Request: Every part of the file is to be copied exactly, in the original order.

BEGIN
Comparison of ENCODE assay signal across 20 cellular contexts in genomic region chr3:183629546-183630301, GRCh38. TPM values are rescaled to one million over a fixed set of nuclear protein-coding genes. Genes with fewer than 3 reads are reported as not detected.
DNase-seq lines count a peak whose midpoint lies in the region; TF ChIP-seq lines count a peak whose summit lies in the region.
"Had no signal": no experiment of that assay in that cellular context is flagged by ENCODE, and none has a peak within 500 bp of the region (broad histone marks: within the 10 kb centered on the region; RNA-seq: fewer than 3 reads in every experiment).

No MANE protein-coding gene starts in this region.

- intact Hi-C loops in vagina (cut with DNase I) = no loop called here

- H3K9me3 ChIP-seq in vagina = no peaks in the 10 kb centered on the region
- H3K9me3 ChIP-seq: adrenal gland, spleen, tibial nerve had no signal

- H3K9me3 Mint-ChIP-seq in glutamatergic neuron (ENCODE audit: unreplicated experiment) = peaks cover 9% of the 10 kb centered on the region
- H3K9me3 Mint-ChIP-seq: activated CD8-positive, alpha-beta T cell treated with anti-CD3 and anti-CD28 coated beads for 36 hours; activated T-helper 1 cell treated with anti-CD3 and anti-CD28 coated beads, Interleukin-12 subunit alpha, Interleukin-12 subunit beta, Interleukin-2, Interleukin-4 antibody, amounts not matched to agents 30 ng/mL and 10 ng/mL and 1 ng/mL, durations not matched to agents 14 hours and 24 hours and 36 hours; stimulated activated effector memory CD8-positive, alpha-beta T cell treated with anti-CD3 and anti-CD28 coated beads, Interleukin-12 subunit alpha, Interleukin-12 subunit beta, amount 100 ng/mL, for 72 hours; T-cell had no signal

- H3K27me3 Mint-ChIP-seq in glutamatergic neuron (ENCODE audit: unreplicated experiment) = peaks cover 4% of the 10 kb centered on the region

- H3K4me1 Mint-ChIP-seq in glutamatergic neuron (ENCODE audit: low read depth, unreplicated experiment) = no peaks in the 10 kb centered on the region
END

Comparison of ENCODE assay signal across 20 cellular contexts in genomic region chr3:183629546-183630301, GRCh38. TPM values are rescaled to one million over a fixed set of nuclear protein-coding genes. Genes with fewer than 3 reads are reported as not detected.
DNase-seq lines count a peak whose midpoint lies in the region; TF ChIP-seq lines count a peak whose summit lies in the region.
"Had no signal": no experiment of that assay in that cellular context is flagged by ENCODE, and none has a peak within 500 bp of the region (broad histone marks: within the 10 kb centered on the region; RNA-seq: fewer than 3 reads in every experiment).

No MANE protein-coding gene starts in this region.

- intact Hi-C loops in vagina (cut with DNase I) = no loop called here

- H3K9me3 ChIP-seq in vagina = no peaks in the 10 kb centered on the region
- H3K9me3 ChIP-seq: adrenal gland, spleen, tibial nerve had no signal

- H3K9me3 Mint-ChIP-seq in glutamatergic neuron (ENCODE audit: unreplicated experiment) = peaks cover 9% of the 10 kb centered on the region
- H3K9me3 Mint-ChIP-seq: activated CD8-positive, alpha-beta T cell treated with anti-CD3 and anti-CD28 coated beads for 36 hours; activated T-helper 1 cell treated with anti-CD3 and anti-CD28 coated beads, Interleukin-12 subunit alpha, Interleukin-12 subunit beta, Interleukin-2, Interleukin-4 antibody, amounts not matched to agents 30 ng/mL and 10 ng/mL and 1 ng/mL, durations not matched to agents 14 hours and 24 hours and 36 hours; stimulated activated effector memory CD8-positive, alpha-beta T cell treated with anti-CD3 and anti-CD28 coated beads, Interleukin-12 subunit alpha, Interleukin-12 subunit beta, amount 100 ng/mL, for 72 hours; T-cell had no signal

- H3K27me3 Mint-ChIP-seq in glutamatergic neuron (ENCODE audit: unreplicated experiment) = peaks cover 4% of the 10 kb centered on the region

- H3K4me1 Mint-ChIP-seq in glutamatergic neuron (ENCODE audit: low read depth, unreplicated experiment) = no peaks in the 10 kb centered on the region